In its 2016 online art trade report, Bermuda-based insurance provider Hiscox estimated that by 2020 the online art market will be worth $9.58 billion. Leading auction houses have taken hold of the power of the web, launching sites that bring the exhilaration of the auction house floor to your fingertips. There is a host of popular options that make art collecting in the digital age convenient for collectors to discover new treasures and for individuals and organizations to sell.
In the past, some collectors questioned the authenticity and safety of online auctions; however, the rise of reputable galleries, auction houses, museums and foundations selling valuable works on digital platforms has eased many of those concerns. Sotheby’s and Christie’s each have an established online presence that allows collectors to follow their favorite artists and preview the upcoming auction calendar for offerings from contemporary emerging artists to old master paintings and metalwork. Sotheby’s features a joint site with eBay that live streams New York auctions so collectors can bid from anywhere in the world. Some main auction houses sell products on sites like LiveAuctioneers.
Some of the largest auction platforms today are online-only, such as Artsy, Artnet and Paddle8. The latter bills itself as “the auction house for the 21st century collector.” Their site features clever technology that provides buyers with total cost calculators to factor in fees like shipping before bidding. Paddle8 also holds benefit auctions to support institutions like Planned Parenthood and local museums. Artsy boasts a portfolio of over half a million images from galleries, estates, museums, fairs and more. Their mission to “make art accessible to anyone with an Internet connection” has translated to mobile technology: the Artsy iPhone app allows you to watch, save and bid on international art with the tap of your thumb.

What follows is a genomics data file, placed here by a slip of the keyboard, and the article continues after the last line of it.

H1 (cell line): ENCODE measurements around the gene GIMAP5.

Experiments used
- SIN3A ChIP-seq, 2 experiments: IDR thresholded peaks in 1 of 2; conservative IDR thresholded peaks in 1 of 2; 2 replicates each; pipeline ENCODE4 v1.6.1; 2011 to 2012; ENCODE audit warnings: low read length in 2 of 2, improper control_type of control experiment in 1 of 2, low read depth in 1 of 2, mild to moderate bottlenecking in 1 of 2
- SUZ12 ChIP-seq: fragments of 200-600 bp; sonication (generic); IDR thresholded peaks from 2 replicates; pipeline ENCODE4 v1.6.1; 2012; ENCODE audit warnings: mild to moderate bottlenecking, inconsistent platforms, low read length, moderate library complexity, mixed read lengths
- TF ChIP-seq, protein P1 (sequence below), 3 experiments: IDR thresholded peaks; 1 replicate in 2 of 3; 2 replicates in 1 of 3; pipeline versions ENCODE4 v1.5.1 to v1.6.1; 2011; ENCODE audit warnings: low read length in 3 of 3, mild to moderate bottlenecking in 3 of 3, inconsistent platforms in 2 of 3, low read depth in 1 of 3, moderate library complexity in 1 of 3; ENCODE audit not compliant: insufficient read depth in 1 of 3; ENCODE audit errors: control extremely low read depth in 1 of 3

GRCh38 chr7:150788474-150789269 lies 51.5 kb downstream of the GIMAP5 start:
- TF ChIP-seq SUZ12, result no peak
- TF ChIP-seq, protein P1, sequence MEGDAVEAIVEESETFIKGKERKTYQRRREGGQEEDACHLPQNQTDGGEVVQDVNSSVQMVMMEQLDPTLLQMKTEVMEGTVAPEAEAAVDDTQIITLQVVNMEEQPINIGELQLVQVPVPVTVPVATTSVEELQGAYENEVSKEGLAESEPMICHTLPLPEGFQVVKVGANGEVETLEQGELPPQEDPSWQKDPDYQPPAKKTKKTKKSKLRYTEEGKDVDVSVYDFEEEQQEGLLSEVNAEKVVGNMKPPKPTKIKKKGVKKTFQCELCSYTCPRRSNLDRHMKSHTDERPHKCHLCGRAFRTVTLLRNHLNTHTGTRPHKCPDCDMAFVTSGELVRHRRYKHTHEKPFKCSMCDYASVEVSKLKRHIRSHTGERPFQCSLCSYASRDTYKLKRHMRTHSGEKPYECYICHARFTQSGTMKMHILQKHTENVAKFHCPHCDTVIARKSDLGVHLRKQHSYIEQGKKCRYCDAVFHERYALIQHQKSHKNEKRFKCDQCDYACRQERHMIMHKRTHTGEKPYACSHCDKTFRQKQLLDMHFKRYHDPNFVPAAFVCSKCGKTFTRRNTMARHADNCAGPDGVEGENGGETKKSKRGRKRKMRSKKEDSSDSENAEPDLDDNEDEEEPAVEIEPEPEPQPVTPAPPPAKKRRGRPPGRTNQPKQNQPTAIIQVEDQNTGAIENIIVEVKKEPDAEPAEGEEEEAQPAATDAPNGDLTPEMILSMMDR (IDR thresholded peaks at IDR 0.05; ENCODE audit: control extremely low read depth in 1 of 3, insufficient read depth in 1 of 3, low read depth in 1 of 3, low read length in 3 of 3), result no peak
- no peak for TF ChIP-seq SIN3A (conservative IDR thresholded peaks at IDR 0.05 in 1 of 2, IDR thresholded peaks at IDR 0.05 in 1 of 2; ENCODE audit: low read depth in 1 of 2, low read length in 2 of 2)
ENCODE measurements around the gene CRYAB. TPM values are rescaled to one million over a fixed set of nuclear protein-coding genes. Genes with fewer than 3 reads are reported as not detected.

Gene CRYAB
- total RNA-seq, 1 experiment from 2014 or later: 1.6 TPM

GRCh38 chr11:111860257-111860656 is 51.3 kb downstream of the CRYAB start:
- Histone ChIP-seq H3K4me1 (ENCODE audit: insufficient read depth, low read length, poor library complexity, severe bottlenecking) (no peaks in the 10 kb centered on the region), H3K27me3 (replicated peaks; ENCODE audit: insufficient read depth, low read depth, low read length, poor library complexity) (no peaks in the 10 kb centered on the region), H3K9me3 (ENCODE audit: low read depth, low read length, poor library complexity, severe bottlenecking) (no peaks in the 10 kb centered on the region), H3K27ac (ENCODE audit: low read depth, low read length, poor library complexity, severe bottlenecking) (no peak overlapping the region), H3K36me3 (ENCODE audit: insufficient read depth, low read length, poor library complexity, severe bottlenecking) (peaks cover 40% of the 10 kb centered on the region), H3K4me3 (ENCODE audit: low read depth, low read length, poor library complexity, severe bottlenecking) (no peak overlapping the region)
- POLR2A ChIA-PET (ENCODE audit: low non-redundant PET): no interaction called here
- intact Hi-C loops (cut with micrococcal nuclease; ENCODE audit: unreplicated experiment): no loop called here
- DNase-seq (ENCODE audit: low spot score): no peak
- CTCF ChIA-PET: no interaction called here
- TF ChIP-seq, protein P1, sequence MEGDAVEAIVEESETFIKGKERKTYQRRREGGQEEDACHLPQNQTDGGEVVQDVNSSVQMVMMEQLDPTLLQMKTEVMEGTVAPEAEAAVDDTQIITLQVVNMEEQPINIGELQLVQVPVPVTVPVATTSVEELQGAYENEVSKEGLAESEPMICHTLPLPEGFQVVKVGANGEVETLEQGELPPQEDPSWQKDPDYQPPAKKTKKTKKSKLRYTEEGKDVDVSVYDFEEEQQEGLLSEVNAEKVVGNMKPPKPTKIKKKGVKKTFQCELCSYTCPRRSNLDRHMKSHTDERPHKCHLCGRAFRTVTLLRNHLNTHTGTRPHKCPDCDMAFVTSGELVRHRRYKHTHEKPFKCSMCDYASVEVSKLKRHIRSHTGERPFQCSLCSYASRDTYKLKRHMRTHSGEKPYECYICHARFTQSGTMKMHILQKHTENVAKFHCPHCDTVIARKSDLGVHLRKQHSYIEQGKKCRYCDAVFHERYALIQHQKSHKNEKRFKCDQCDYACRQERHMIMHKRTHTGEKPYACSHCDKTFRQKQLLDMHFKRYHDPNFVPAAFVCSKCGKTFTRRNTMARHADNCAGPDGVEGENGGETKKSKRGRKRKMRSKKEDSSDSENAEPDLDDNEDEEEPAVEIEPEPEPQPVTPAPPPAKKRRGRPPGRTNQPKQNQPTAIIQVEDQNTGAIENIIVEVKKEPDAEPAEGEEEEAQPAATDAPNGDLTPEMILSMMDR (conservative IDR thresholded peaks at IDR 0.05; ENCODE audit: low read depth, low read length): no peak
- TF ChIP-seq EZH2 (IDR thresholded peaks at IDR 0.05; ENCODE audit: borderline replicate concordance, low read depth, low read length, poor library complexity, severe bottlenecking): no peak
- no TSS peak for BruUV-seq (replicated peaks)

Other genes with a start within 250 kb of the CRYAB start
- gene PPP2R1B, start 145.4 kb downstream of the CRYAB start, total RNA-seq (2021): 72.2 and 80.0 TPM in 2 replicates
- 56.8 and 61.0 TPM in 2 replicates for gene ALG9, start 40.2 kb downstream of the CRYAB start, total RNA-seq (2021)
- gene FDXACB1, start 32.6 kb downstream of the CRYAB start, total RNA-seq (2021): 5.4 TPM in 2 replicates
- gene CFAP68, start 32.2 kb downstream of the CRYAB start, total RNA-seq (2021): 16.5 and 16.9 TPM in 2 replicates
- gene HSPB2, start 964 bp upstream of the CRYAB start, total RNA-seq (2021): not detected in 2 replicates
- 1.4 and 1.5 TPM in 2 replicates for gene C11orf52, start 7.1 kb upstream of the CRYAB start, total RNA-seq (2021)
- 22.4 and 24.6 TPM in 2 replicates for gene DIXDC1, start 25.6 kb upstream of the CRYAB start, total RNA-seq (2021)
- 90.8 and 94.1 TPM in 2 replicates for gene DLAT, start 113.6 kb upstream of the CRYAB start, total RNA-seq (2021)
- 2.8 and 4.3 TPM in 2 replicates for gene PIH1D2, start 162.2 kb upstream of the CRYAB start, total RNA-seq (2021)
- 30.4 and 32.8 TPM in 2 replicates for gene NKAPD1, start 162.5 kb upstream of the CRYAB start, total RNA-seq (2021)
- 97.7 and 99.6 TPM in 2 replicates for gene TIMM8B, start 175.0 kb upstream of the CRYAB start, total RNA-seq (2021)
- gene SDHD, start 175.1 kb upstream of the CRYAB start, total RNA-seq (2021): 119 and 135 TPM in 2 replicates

Artnet takes online bidding a step further by providing their 2 million monthly users with market alerts, gallery networks to connect dealers with collectors, a newswire, and price database with over 30 years of auction results. Artnet’s style is most indicative of what makes art collecting in the digital age so unique: it’s more than 24/7 bidding, it’s accessibility and education.
Digital bidding means fine artworks can range drastically in price, from nearly zero to over $1 million at Paddle8 and even “an original de Kooning or Warhol for just a few thousand dollars,” as Christie’s explains. Nearly every site has an educational component, like market reports or blogs and videos to to help you learn more about the artists on auction. Online art auctions also remain popular for bringing together an assortment of works that aren’t available in brick and mortar stores, securing them as the latest and hottest method of collecting the world’s finest works.